Detectives and Mysteries
Murder mysteries, detective novels, who-dunnits, and many variations have been a staple of modern entertainment since the publication of Wilkie Collins' The Moonstone in 1868.
California, though late to the game, has made its own distinctive contribution to the genre.
Mystery, or detective, novels flourished with British writers Arthur Conan Doyle, Dorothy Sayers, and Agatha Christie. The murder mystery genre early took on a decidedly British aspect, with protagonists Sherlock Holmes, Lord Peter Wimsey, Miss Marple, and Hercule Poirot. All very civilized, country houses, seaside hotels and all that. The British tradition continues strongly to this day, in books, the cinema and on television.
But a particularly American version actually originated in California. In the 1920's Dashiell Hammett wrote classic detective stories based on his real life experience as a Pinkerton operative in San Francisco. His character, Sam Spade, was the archetype of the hard-boiled private investigator, living by his wits in the urban jungle of American cities.
In the 1940's Raymond Chandler took the same idea, of a cynical lone wolf working outside the system and in constant danger, with his shamus Philip Marlowe, but placed him in Los Angeles. It would seem that this sort of fiction would be a natural for New York or Chicago, yet it keeps coming back to California.
Movies were made of both Hammett's and Chandler's books, classics of film noir. The Maltese Falcon starring Humphrey Bogart is on everyone's list of the greatest movies ever made. Director John Huston moved the setting forward to 1940's San Francisco, but it is otherwise remarkably true to the book. There are also classic supporting roles by Mary Astor, Sidney Greenstreet, Peter Lorre, and Elisha Cook Jr.
Humphrey Bogart also played the role of Philip Marlow in the movie versions of Raymond Chandler's The Big Sleep, again squarely in the film noir idiom, co-starring Lauren Bacall and set in Los Angeles. A less successful Big Sleep was made many years later starring Robert Mitchum and Sarah Miles.
Another classic Dashiell Hammett story, The Thin Man, was filmed in 1934 and kicked off a whole series of "Thin Man" movies starring William Powell and Myrna Loy. These are light-hearted romantic comedies, set in both New York and San Francisco, and far from the usual dark and dangerous feel of most detective fiction. Urbane Nick Charles is something like Lord Peter Wimsey, a wealthy amateur detective who just happens to stumble upon murders everywhere he goes. The appeal of the movies lies not in the mystery or action, but in the witty banter of Nick and Nora and by-play with their dog Asta.
British director Alfred Hitchcock began making films in England but followed the path of opportunity to Hollywood. Suspicion (1941) was set on the coast of England but filmed north of Santa Cruz. Shadow of a Doubt (1943) was set and shot in Santa Rosa. "Hitch" owned a ridge-top ranch above Scotts Valley in the Santa Cruz Mountains, as well as a house in Bel Air, and several of his best movies were filmed in the west.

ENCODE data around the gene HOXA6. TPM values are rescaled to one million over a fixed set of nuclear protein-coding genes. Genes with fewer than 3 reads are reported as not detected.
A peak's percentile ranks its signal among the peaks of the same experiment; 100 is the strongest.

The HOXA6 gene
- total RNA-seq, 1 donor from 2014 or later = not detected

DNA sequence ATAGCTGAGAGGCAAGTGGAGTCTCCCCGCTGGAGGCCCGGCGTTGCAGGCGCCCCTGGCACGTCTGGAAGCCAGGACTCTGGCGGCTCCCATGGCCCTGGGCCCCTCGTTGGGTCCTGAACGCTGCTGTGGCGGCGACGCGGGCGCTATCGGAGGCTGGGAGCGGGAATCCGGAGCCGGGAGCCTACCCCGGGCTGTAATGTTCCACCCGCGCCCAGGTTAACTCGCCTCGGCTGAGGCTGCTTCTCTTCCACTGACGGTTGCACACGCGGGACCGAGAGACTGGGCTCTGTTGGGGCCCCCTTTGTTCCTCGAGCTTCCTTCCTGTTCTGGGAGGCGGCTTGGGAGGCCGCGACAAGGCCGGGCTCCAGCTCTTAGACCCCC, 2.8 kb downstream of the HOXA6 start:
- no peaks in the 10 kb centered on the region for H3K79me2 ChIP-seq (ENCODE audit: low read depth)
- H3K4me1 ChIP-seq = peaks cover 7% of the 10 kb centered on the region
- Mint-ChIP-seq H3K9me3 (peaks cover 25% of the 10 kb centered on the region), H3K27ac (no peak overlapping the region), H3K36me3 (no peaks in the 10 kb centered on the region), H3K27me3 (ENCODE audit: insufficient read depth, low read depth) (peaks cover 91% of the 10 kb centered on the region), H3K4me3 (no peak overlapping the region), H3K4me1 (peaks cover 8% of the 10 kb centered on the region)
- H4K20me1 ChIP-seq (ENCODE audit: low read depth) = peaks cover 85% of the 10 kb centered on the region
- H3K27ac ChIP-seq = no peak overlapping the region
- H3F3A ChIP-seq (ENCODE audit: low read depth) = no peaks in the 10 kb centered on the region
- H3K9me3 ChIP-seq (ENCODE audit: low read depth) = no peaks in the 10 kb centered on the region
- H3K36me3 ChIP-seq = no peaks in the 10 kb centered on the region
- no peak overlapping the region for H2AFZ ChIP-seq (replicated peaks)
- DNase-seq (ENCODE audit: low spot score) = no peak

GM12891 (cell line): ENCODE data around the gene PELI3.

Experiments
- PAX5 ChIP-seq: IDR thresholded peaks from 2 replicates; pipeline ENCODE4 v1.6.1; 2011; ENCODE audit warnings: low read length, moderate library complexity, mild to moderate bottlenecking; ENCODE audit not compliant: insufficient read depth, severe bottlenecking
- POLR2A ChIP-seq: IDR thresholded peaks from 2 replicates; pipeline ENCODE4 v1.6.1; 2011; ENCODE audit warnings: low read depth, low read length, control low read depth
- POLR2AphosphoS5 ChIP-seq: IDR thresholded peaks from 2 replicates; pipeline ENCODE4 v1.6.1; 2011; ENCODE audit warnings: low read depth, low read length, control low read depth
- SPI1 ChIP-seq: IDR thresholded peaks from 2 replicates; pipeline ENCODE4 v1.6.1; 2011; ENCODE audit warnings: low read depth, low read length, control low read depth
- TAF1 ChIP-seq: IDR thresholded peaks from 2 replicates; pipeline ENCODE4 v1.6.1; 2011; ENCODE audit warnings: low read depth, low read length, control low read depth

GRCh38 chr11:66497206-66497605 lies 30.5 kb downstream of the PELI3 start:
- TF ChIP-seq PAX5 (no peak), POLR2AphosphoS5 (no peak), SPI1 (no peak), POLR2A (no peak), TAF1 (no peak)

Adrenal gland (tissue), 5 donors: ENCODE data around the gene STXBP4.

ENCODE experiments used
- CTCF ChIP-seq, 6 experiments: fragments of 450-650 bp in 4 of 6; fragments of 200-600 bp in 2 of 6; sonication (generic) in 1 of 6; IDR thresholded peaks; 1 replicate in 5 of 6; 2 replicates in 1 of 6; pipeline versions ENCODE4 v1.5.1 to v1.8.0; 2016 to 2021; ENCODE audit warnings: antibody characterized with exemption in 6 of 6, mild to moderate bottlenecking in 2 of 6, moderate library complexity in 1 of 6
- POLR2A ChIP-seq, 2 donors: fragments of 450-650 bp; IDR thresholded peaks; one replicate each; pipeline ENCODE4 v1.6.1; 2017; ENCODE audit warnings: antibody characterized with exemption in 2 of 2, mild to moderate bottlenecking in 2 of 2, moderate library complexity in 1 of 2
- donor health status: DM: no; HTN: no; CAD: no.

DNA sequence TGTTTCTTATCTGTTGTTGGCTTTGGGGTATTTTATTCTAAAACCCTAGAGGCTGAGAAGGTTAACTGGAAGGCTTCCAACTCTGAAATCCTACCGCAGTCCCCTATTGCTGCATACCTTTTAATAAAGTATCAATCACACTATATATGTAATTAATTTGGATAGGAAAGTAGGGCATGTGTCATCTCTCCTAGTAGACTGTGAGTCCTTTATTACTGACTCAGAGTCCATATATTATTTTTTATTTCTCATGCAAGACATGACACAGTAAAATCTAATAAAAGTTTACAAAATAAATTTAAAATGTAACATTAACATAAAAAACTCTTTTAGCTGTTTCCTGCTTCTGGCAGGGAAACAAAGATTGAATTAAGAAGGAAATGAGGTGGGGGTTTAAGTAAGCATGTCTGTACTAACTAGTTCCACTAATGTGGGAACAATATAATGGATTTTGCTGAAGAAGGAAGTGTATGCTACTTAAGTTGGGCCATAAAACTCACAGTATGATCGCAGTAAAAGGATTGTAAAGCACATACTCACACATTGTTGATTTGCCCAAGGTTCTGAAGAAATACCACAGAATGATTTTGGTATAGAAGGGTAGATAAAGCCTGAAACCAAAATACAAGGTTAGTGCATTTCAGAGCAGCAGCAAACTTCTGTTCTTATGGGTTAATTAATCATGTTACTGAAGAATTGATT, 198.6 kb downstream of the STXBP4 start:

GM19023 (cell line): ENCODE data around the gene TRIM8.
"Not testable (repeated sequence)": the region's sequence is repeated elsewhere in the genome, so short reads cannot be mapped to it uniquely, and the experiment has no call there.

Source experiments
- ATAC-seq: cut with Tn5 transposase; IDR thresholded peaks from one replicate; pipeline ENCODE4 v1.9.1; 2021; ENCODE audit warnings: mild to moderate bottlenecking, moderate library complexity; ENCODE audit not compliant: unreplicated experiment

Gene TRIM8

Vertigo is full of scenes of San Francisco as it was in the 1950's, plus San Juan Bautista (though the church tower was a set). The Birds starts in San Francisco but most of the action takes place in Bodega Bay on the north coast. Psycho progresses from Phoenix through California to the Bates Motel in Oregon (which was really a set at Revue Studios in Universal City, where Hitchcock's television program was filmed). North By Northwest takes place partly at Mount Rushmore in the Black Hills of South Dakota.
Just as detective fiction of the pulp novel variety flourished in the 1930's and 40's, television shows featuring private investigators became a staple in the 1970's and 80's and a whole new cohort of detective appeared. The Rockford Files starring James Garner was set in Malibu, where he lived in a dilapidated trailer in a beachside restaurant parking lot. Peter Falk played Columbo, another LA resident, a police lieutenant who seemed to specialize in crimes by the rich and glamorous (which he was decidedly not). Rock Hudson and Susan Saint James portrayed McMillan & Wife, a San Francisco police commissioner (and wife). Tom Selleck was both sexy and funny as Magnum, P.I. in Honolulu.
Contemporary western writers continue the murder mystery and detective fiction tradition.
Dana Stabenow lives in, and writes about, Alaska. One of her protagonists, Kate Shugak, is an Aleut (Native American). In addition to mystery and suspense they offer excellent portrayals of the land and people of Alaska.
Nevada Barr's protagonist, Anna Pigeon, is a national park ranger, which provides for some interesting locales. Not surprisingly, Barr was once a park ranger in real life. The park settings are very faithfully portrayed - I have recognized numerous locations described in her books, and even took a panorama at the exact spot where Pigeon fell off a cliff in the Guadalupe Mountains.
Sue Grafton places her alphabetically titled works in a thinly disguised Santa Barbara.
Tony Hillerman's unique novels feature a Navajo tribal police detective and mostly take place in the Indian Country of Arizona and New Mexico.
Detective fiction continues to thrive in television. One in particular deserves special mention here. In Murder She Wrote the character Jessica Fletcher (Angela Landsbury) is an elderly lady living in fictional Crab Cove, Maine, which is really Mendocino, California. Many of the screenplays and a spin-off series of novels were written by Donald Bain - no, not me, just the same name. This other Donald Bain sometimes writes under the nom-de-plume Jessica Fletcher, completing the circle of confusion. I have one of his early books, a sexy potboiler named Club Tropique on my paperback fiction shelf, to the amazement and amusement of visiting students. I love to watch their faces as they read the rather shocking first page.